Nova Scotia

N.S. postal workers on the picket lines

Postal workers in Nova Scotia and across the country are on picket lines instead of on their mail routes.

Postal workers in Nova Scotia and across the country are on picket lines instead of on their mail routes.

After a series of rotating strikes, Canada Post abruptly locked out all its workers just before midnight and shut down operations nationwide.

The union representing 50,000 locked-out postal workers is blasting Canada Post's decision to suspend operations and halt mail service across the country as "irresponsible" following 12 days of rotating strikes.

Canada Post and CUPW held negotiations Saturday and into the night Sunday, facilitated by a mediator, but the two sides are still at odds on a host of issues, including new mail-processing technology the company wants to implement and wages for new hires.

Workers in the Cape Breton Regional Municipality were locked out earlier than most of the country because they refused to sign a picket line protocol agreement Tuesday.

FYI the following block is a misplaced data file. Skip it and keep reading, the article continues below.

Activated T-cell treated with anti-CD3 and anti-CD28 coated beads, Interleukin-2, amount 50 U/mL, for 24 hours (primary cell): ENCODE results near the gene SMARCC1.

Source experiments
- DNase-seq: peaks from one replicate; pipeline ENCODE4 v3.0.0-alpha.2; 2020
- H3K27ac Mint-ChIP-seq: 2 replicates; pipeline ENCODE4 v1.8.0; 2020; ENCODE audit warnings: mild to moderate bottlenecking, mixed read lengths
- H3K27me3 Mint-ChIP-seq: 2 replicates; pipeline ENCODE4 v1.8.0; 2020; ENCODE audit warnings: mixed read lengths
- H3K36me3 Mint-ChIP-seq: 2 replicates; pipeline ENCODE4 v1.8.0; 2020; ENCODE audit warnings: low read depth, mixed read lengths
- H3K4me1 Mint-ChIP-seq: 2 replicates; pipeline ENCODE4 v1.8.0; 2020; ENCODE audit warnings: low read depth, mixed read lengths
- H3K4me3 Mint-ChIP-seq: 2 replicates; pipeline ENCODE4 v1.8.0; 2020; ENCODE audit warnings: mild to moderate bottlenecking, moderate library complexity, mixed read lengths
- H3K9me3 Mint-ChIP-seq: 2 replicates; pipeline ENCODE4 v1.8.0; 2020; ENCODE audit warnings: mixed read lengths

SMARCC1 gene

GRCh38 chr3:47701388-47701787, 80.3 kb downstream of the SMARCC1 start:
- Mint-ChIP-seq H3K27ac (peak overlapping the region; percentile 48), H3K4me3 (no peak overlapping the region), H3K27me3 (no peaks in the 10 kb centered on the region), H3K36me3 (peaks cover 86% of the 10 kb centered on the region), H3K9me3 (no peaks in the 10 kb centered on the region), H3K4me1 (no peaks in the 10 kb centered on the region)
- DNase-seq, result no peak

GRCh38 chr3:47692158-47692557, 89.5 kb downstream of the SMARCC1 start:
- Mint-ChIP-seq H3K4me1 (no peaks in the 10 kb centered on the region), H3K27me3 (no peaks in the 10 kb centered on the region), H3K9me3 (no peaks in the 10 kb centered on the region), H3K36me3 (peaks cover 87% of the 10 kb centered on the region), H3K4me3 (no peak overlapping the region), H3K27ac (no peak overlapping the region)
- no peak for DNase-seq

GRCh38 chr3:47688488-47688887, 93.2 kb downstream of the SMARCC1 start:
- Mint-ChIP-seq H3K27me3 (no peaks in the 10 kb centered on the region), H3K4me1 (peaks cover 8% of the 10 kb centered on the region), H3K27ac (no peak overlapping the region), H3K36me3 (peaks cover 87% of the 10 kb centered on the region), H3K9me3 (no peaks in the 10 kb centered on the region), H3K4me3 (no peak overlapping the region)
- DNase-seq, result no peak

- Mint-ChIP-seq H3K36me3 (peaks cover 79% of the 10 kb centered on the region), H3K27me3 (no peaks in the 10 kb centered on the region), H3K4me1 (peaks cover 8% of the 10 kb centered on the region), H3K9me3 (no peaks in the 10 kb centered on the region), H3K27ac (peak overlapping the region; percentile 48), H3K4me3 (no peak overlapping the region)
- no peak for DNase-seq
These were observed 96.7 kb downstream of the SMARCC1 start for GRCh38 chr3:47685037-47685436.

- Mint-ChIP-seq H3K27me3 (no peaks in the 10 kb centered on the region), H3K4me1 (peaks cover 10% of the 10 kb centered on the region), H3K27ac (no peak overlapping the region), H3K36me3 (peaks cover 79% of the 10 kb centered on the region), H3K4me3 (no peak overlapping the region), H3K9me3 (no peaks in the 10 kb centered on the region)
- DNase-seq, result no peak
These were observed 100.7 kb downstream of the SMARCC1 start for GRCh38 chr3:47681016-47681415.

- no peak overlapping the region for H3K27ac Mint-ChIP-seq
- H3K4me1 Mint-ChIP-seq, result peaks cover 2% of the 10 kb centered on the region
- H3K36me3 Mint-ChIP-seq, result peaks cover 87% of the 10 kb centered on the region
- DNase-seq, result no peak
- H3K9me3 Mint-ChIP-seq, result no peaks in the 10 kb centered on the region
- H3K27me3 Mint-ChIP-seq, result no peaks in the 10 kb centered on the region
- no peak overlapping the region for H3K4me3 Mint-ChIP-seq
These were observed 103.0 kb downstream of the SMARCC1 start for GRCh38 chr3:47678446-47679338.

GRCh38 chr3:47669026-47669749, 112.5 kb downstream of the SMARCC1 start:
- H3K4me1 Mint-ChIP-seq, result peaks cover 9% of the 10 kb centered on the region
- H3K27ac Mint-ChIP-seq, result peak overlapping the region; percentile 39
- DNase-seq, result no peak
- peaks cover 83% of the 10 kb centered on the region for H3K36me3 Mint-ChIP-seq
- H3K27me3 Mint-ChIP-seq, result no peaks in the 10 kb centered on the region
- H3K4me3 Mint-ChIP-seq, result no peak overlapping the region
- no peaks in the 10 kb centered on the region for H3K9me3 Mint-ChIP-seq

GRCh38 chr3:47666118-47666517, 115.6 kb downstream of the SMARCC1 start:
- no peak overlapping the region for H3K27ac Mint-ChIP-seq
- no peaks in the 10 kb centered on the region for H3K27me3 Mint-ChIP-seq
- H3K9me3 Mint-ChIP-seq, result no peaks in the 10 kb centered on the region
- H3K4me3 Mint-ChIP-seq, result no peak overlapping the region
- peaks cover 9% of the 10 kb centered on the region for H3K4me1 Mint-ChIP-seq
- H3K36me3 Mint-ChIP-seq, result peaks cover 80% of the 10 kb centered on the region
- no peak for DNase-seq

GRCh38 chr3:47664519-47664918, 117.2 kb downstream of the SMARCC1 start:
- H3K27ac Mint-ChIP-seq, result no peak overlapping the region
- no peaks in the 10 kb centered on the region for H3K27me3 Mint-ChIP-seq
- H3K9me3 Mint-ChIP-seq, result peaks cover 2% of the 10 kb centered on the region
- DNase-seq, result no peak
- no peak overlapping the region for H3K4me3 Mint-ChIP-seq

Gordon MacDonald, president of the Breton local, said the demand was unwarranted.

He said the protocol local unions were asked to sign was unreasonable, and when locals refused, workers were locked out.

Union members' main focus

"The main focus for postal workers is our health and safety for our letter carriers, the two-tier wage system for new hires, our pensions, our sick leave is a big thing, these are the main topics," said MacDonald.

On the two-tier wage, the union has said the parties are "fairly close" on wages for regular employees, but Canada Post is pushing for a significant cut in the hourly rate for new hires, to as low as $18 from about $23.

In Halifax, postal workers showed up to work Wednesday morning expecting to be delivering mail.

Instead, they stood under a tent pitched to give them shelter from heavy rain at the main post office on Almon Street.

"They're saying we're in a deficit of $3.5 billion. It's because they spent the money on machines to sort letter mail — that they're saying is declining volume," said Brad King, a picket captain in front of the main Halifax post office.

"What we are doing is we are seeing the end of collective bargaining."

For the union, the fight is over fundamentals.

"You know they are going after our pensions, well they gave us a bonus this year. A bonus. They had to give us a bonus because they wanted their bonuses," said King.

While diminishing pension plans are often the topic of work disputes, but it's not often bonuses become a topic in these disputes.

Government is in talks about legislating the postal workers back to work.